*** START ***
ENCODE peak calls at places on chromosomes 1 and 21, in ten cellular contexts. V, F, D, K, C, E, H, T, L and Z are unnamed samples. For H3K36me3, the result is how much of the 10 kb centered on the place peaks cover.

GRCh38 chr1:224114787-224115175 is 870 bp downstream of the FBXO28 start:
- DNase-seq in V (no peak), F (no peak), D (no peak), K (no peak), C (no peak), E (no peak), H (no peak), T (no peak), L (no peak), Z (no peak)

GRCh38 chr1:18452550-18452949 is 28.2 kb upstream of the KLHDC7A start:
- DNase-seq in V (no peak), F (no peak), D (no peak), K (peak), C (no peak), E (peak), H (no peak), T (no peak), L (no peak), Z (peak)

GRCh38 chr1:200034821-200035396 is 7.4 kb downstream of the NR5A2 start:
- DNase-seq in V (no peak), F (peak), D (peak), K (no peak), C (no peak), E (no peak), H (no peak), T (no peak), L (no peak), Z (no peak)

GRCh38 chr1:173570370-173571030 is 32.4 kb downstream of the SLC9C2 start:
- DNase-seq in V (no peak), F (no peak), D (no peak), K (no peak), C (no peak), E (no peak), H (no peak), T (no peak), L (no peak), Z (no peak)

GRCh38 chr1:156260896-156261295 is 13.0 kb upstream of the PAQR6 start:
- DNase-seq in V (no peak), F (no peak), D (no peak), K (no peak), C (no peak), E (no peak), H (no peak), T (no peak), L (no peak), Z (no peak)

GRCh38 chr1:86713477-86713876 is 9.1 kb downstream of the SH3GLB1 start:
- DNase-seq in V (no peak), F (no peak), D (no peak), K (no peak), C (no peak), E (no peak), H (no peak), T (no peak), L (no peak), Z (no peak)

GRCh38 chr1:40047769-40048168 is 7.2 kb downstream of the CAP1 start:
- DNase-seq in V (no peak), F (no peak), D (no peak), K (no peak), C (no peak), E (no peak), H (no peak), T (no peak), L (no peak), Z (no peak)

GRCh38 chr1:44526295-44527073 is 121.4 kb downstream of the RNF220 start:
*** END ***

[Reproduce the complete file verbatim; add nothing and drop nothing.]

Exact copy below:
ENCODE peak calls at places on chromosomes 1 and 21, in ten cellular contexts. V, F, D, K, C, E, H, T, L and Z are unnamed samples. For H3K36me3, the result is how much of the 10 kb centered on the place peaks cover.

GRCh38 chr1:224114787-224115175 is 870 bp downstream of the FBXO28 start:
- DNase-seq in V (no peak), F (no peak), D (no peak), K (no peak), C (no peak), E (no peak), H (no peak), T (no peak), L (no peak), Z (no peak)

GRCh38 chr1:18452550-18452949 is 28.2 kb upstream of the KLHDC7A start:
- DNase-seq in V (no peak), F (no peak), D (no peak), K (peak), C (no peak), E (peak), H (no peak), T (no peak), L (no peak), Z (peak)

GRCh38 chr1:200034821-200035396 is 7.4 kb downstream of the NR5A2 start:
- DNase-seq in V (no peak), F (peak), D (peak), K (no peak), C (no peak), E (no peak), H (no peak), T (no peak), L (no peak), Z (no peak)

GRCh38 chr1:173570370-173571030 is 32.4 kb downstream of the SLC9C2 start:
- DNase-seq in V (no peak), F (no peak), D (no peak), K (no peak), C (no peak), E (no peak), H (no peak), T (no peak), L (no peak), Z (no peak)

GRCh38 chr1:156260896-156261295 is 13.0 kb upstream of the PAQR6 start:
- DNase-seq in V (no peak), F (no peak), D (no peak), K (no peak), C (no peak), E (no peak), H (no peak), T (no peak), L (no peak), Z (no peak)

GRCh38 chr1:86713477-86713876 is 9.1 kb downstream of the SH3GLB1 start:
- DNase-seq in V (no peak), F (no peak), D (no peak), K (no peak), C (no peak), E (no peak), H (no peak), T (no peak), L (no peak), Z (no peak)

GRCh38 chr1:40047769-40048168 is 7.2 kb downstream of the CAP1 start:
- DNase-seq in V (no peak), F (no peak), D (no peak), K (no peak), C (no peak), E (no peak), H (no peak), T (no peak), L (no peak), Z (no peak)

GRCh38 chr1:44526295-44527073 is 121.4 kb downstream of the RNF220 start: